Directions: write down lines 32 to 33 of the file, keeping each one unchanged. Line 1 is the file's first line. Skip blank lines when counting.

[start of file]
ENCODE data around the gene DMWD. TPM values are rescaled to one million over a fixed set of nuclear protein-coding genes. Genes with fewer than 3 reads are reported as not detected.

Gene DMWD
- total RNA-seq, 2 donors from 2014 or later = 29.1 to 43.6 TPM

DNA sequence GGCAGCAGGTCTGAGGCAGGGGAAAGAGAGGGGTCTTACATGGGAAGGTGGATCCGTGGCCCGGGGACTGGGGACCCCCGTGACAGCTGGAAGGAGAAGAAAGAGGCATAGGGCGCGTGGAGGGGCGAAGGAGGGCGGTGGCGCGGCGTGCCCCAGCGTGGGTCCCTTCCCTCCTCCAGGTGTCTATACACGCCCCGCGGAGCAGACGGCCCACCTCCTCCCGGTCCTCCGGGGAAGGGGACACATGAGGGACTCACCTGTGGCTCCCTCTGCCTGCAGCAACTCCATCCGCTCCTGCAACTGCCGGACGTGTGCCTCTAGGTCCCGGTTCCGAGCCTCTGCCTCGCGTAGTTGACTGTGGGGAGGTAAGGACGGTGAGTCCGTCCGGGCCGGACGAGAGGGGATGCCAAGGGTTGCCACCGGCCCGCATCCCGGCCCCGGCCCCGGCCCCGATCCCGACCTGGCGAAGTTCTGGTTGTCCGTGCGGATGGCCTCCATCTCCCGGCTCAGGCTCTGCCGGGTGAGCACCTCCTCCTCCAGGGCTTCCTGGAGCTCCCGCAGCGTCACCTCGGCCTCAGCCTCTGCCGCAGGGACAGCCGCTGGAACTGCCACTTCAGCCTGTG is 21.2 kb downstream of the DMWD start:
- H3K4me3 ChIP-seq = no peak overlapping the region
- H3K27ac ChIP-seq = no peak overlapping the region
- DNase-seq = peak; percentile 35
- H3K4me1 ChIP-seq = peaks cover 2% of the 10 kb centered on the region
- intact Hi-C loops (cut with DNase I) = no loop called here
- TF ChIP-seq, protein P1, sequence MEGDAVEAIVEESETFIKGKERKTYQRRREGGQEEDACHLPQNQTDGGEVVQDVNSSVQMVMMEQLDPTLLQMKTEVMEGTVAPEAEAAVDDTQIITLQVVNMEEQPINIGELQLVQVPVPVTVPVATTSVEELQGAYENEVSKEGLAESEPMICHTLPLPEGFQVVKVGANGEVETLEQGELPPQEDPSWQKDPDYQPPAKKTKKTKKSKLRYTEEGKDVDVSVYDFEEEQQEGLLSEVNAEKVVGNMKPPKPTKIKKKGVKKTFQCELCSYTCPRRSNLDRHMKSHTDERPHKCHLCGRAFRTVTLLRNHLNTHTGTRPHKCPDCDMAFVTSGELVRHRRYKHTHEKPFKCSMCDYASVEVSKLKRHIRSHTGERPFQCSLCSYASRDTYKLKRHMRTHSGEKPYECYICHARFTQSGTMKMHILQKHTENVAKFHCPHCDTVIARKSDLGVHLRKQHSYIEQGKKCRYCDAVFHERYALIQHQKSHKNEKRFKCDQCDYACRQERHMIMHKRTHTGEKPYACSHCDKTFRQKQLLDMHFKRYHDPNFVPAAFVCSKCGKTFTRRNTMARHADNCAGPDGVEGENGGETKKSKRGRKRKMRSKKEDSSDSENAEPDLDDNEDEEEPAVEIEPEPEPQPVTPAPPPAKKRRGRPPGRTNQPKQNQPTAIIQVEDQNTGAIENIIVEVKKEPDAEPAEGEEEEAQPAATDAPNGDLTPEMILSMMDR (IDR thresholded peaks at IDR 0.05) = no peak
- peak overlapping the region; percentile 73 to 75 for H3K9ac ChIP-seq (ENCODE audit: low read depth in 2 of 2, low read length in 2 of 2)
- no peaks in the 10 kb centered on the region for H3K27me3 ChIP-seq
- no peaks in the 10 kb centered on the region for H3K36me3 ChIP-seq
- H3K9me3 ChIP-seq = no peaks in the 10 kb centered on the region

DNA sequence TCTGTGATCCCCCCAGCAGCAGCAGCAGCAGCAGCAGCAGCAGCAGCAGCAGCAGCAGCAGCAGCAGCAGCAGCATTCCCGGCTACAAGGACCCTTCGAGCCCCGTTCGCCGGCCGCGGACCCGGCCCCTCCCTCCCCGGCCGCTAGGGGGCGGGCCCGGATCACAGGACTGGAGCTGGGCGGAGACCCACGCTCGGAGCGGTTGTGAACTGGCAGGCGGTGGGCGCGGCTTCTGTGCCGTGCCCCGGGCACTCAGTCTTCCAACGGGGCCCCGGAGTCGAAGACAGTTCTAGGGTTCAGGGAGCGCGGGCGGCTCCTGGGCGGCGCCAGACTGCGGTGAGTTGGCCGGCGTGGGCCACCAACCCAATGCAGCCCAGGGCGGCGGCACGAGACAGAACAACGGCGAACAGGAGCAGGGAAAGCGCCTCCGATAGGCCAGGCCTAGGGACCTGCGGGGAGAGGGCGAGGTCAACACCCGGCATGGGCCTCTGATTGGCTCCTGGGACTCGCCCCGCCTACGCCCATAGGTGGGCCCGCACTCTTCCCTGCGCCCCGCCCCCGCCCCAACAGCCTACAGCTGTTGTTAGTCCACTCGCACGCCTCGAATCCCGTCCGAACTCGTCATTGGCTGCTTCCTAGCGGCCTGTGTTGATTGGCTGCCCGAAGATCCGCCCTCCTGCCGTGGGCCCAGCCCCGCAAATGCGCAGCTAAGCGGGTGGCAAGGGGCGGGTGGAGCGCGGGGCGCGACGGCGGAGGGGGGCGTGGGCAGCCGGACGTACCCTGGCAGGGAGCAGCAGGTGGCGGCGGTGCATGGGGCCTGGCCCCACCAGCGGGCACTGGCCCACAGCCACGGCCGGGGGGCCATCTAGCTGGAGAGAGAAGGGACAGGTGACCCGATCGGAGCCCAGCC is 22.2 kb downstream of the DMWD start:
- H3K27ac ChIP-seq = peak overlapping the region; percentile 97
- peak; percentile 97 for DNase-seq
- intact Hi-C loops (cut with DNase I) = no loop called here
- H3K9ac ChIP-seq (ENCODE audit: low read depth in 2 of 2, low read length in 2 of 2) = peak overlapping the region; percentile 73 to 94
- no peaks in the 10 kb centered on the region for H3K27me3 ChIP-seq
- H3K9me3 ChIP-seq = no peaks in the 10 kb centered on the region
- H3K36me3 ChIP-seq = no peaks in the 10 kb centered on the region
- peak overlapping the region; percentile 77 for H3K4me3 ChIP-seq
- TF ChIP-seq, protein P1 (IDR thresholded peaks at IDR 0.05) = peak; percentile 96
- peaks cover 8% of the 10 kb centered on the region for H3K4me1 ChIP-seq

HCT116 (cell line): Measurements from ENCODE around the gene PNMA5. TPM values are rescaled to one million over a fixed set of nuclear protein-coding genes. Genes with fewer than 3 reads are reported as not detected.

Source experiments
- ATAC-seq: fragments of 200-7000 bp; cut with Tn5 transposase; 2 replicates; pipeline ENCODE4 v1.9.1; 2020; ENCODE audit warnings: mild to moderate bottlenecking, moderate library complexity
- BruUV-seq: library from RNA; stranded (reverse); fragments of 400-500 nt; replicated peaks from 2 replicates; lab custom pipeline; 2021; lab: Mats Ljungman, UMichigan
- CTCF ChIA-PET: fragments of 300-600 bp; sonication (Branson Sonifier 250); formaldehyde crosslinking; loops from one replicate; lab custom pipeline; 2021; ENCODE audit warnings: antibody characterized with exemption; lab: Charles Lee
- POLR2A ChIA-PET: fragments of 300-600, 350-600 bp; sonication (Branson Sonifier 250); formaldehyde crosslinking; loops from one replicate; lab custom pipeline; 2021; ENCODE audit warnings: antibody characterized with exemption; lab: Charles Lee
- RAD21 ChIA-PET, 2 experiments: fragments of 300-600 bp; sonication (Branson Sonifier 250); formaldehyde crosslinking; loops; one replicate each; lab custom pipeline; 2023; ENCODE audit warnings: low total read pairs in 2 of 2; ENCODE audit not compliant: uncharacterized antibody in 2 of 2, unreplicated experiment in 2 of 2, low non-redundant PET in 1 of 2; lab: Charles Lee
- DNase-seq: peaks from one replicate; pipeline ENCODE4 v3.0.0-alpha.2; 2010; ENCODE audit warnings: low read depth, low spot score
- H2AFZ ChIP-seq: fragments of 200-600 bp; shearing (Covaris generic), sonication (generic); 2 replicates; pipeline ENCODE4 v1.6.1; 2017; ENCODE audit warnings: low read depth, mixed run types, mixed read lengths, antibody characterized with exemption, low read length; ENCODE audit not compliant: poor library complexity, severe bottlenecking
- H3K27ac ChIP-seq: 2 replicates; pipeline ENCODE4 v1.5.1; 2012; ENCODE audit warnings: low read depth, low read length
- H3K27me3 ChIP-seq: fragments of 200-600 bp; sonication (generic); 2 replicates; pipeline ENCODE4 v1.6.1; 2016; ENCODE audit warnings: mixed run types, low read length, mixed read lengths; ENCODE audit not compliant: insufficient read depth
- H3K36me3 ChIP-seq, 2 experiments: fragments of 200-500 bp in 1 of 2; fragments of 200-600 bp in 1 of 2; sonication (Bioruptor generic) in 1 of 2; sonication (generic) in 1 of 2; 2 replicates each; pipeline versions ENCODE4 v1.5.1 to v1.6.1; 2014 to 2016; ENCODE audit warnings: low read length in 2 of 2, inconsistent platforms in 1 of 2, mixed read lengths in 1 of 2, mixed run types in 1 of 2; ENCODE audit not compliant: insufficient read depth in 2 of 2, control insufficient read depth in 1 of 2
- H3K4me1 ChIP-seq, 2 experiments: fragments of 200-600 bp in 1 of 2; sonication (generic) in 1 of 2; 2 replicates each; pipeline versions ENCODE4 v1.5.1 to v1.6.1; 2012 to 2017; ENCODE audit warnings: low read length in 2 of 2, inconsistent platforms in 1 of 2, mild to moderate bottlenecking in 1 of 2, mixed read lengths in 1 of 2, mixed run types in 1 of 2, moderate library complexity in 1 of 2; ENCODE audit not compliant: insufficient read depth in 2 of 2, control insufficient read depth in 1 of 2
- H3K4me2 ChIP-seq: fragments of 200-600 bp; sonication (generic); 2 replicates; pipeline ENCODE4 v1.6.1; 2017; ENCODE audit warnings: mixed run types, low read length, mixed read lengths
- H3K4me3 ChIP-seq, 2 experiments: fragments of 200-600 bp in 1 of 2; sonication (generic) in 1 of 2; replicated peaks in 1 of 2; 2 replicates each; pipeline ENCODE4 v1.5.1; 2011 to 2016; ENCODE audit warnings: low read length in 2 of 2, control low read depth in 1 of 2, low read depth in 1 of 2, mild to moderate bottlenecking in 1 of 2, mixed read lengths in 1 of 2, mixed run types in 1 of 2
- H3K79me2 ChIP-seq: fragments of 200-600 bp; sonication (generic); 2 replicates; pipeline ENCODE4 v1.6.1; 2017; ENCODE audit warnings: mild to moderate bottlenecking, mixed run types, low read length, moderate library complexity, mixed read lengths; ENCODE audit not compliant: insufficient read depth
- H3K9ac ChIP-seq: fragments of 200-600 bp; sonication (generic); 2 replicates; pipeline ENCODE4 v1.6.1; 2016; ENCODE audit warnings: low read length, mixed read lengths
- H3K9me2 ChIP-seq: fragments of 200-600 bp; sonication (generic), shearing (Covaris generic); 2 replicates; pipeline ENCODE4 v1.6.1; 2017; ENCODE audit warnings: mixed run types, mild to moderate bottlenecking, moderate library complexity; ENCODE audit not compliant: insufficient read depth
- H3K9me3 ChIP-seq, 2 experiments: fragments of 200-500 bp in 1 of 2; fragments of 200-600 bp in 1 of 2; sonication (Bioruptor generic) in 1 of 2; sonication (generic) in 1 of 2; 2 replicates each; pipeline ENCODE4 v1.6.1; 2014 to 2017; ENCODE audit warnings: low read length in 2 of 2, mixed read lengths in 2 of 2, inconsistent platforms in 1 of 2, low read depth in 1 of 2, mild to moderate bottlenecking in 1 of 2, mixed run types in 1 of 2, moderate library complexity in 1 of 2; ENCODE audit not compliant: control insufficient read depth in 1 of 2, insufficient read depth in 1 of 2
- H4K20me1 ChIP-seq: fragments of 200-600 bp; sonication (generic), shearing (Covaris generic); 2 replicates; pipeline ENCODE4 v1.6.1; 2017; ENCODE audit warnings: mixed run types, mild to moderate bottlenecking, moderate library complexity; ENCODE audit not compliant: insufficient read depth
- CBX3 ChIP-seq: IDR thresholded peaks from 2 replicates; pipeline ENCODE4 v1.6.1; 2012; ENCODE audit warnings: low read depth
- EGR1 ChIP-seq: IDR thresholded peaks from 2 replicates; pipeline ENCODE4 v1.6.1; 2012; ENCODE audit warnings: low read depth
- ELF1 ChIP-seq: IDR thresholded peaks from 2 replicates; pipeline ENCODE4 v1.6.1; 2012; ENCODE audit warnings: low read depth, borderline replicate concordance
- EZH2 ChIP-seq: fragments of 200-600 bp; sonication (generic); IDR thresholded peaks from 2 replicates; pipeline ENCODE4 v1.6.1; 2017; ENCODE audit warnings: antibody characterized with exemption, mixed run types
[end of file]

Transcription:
- RAD21 ChIA-PET, 2 experiments: fragments of 300-600 bp; sonication (Branson Sonifier 250); formaldehyde crosslinking; loops; one replicate each; lab custom pipeline; 2023; ENCODE audit warnings: low total read pairs in 2 of 2; ENCODE audit not compliant: uncharacterized antibody in 2 of 2, unreplicated experiment in 2 of 2, low non-redundant PET in 1 of 2; lab: Charles Lee
- DNase-seq: peaks from one replicate; pipeline ENCODE4 v3.0.0-alpha.2; 2010; ENCODE audit warnings: low read depth, low spot score